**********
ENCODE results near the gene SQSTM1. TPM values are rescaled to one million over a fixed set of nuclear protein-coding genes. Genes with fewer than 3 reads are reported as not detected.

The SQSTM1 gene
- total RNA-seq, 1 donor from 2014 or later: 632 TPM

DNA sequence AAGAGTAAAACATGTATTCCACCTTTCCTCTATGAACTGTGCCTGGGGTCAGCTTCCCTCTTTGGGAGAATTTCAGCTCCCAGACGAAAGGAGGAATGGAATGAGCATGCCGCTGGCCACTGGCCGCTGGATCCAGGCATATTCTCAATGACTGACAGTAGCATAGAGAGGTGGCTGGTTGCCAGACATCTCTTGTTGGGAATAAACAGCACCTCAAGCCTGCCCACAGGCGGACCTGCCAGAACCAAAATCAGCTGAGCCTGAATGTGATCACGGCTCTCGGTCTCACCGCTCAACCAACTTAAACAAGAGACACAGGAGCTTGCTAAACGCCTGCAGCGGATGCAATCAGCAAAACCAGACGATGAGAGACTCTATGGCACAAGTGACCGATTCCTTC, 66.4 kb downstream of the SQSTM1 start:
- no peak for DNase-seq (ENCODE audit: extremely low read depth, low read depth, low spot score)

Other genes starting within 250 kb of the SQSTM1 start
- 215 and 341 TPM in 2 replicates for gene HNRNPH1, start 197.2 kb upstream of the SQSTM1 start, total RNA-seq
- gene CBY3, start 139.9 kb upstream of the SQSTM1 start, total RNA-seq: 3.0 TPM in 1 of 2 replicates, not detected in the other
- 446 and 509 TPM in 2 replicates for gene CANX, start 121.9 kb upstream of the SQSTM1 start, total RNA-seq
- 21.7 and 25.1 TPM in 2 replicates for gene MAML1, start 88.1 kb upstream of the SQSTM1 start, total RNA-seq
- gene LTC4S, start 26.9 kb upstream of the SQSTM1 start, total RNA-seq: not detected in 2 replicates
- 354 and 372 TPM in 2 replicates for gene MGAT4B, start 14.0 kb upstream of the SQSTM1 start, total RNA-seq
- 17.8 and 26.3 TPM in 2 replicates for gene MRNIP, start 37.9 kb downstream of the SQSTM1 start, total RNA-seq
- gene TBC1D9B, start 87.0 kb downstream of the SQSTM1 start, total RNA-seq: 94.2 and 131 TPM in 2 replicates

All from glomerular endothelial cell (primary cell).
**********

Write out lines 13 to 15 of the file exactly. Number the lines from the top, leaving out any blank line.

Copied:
- 17.8 and 26.3 TPM in 2 replicates for gene MRNIP, start 37.9 kb downstream of the SQSTM1 start, total RNA-seq
- gene TBC1D9B, start 87.0 kb downstream of the SQSTM1 start, total RNA-seq: 94.2 and 131 TPM in 2 replicates

All from glomerular endothelial cell (primary cell).